Contains Sulphites...?

We’ve had a few enquiries about the wording on wine labels that reads “contains sulphites” which does tend to look scary as if somehow wine has suddenly had some sinister additive included suddenly.  In fact, it’s just one of many tools used by winemakers, and it’s a labelling rule that tells only half the story.
Currently only a few things have to be declared on the label on a bottle of wine sold in the UK.  Regulations stipulate that information such as the size of the bottle, the alcoholic content, the bottler’s details, country of origin and type of wine must be there, as must the stipulation of the presence of Sulphur Dioxide if it exceeds 10mg per litre (10 parts per million).
A quick chemistry lesson then, if you will indulge me for a moment… The word “Sulphites” most likely refers to Sodium Metabisulphite or Potassium Metabisulphite which are the most common means of getting a bit of Sulphur Dioxide gas into wine.  Sulphur Dioxide (SO2) is an important part of winemaking, but will be controlled by the winemaker as one part of the complex process of winemaking.  Some SO2 will almost certainly remain in the finished wine which would otherwise be unstable.  The trick is to use as little as possible of course.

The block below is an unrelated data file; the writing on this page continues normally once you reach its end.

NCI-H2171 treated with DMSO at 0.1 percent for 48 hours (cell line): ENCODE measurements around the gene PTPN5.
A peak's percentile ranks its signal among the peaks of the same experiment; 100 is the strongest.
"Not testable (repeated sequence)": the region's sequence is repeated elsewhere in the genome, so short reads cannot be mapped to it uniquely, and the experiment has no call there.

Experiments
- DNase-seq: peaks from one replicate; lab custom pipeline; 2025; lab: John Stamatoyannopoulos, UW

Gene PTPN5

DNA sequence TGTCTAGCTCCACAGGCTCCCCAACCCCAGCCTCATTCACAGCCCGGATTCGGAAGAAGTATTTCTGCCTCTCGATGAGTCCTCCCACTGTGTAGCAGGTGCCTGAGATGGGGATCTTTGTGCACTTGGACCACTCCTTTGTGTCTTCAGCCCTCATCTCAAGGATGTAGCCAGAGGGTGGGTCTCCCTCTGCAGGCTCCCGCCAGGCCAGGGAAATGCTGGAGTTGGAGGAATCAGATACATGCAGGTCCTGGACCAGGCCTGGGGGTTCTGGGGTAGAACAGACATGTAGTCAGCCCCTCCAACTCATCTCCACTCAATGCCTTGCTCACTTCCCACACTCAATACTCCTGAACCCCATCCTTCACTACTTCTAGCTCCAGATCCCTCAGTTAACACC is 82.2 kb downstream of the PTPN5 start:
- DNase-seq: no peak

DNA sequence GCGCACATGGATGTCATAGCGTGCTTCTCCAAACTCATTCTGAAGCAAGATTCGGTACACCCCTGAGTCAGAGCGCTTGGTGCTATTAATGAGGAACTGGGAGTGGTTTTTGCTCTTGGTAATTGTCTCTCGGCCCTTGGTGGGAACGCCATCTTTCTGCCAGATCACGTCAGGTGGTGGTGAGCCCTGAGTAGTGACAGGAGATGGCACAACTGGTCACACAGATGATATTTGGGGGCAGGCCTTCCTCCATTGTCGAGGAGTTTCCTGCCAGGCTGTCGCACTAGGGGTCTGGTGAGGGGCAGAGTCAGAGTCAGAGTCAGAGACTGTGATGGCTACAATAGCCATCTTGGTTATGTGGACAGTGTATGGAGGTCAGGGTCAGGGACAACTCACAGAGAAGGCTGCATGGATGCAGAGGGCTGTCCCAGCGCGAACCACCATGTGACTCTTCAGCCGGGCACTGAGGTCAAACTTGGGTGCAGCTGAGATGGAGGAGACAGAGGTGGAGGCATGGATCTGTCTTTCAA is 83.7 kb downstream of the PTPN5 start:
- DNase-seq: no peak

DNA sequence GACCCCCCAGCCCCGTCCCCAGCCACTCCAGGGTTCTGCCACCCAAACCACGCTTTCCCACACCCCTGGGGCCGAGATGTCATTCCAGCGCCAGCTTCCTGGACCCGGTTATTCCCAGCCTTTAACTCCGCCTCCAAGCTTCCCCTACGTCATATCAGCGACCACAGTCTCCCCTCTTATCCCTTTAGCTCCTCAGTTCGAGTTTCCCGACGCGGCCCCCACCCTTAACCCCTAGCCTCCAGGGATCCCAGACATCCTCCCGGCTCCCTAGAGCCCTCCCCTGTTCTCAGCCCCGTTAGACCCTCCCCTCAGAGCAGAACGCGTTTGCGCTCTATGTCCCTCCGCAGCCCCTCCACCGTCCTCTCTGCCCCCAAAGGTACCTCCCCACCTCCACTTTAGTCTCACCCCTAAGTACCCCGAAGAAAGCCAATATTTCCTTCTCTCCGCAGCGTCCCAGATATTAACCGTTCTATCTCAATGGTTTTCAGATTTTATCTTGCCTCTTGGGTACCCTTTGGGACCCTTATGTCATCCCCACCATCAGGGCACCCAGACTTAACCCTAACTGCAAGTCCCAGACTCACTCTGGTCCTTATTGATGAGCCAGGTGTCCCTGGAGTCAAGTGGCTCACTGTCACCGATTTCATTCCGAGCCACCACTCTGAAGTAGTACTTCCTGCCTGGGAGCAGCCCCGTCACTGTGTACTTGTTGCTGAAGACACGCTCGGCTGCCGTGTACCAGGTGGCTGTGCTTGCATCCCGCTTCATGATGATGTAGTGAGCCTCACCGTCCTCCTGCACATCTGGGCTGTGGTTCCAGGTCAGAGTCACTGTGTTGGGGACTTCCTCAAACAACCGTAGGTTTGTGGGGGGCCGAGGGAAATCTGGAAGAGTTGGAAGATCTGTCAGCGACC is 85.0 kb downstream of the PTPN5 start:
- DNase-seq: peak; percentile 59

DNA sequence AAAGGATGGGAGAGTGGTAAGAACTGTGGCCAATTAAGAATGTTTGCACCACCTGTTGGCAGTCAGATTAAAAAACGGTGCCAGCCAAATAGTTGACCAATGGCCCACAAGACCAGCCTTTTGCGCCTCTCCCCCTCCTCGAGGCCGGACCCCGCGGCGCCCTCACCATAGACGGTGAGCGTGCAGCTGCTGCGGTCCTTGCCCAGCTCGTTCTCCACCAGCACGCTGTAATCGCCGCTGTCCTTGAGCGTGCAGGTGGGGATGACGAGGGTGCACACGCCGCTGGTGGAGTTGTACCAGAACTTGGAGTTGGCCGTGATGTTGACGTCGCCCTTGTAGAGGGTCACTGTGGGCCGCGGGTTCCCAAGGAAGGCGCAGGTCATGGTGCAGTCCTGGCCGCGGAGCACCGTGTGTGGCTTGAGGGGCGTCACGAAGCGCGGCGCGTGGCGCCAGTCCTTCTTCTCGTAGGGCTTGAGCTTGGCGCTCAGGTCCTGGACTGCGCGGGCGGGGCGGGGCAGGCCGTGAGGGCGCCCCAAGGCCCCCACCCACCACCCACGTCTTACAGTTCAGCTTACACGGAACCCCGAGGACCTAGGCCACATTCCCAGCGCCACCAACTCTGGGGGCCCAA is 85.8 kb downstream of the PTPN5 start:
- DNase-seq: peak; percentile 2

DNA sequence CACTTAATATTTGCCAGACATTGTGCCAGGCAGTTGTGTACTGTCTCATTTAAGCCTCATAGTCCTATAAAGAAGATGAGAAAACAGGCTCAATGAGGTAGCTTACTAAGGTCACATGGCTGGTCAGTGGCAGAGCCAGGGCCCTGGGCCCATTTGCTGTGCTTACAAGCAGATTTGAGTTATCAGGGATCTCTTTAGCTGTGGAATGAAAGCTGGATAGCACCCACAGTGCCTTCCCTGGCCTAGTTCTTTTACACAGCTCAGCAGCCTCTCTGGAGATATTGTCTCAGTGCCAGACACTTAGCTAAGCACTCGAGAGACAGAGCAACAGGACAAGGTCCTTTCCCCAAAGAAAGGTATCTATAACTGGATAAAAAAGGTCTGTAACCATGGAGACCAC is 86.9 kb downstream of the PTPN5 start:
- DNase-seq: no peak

So, bottles of wine making no declaration on the presence of Sulphites contain less than 10mg/litre but you would be wrong to assume that they contain none at all.  Equally, those carrying the Sulphite wording will contain at least that level, but it is currently impossible to determine whether it’s 11mg/litre or 40, or more. Sulphites and Sulfites are the same thing of course, but I make no apology for using the correct spelling here despite the fact that the next generation are having the ugly transatlantic “Sulfites” and “Sulfur” forced upon them at school.
So why are Sulphites necessary?  What does SO2 actually do?  Well, it really does two jobs; firstly, it knocks out stuff like bacteria that would otherwise mess up the winemaking - it also ensures that any remaining yeast cells don’t suddenly wake up once the fermentation has finished and begin an unwanted secondary fermentation.  A secondary fermentation may be desirable though – as in Champagne.  Secondly, SO2 acts as an anti-oxidant, essentially keeping oxygen at bay and keeping the wine fresh – unless oxidation is a desired part of the winemaking process of course – as in some Sherries.
Some wine producers tend to create a vacuum in their bottles before bottling which removed 90% of the Oxygen which would otherwise be present.  This means that they need to use less SO2 to shut out the oxygen.  Some producers do it twice – so that’s 90% of the oxygen excluded, followed by 90% of the 10% that remained after the first go.  This costs money of course, and is unlikely to have been done to wines on the 3 for £10 shelf!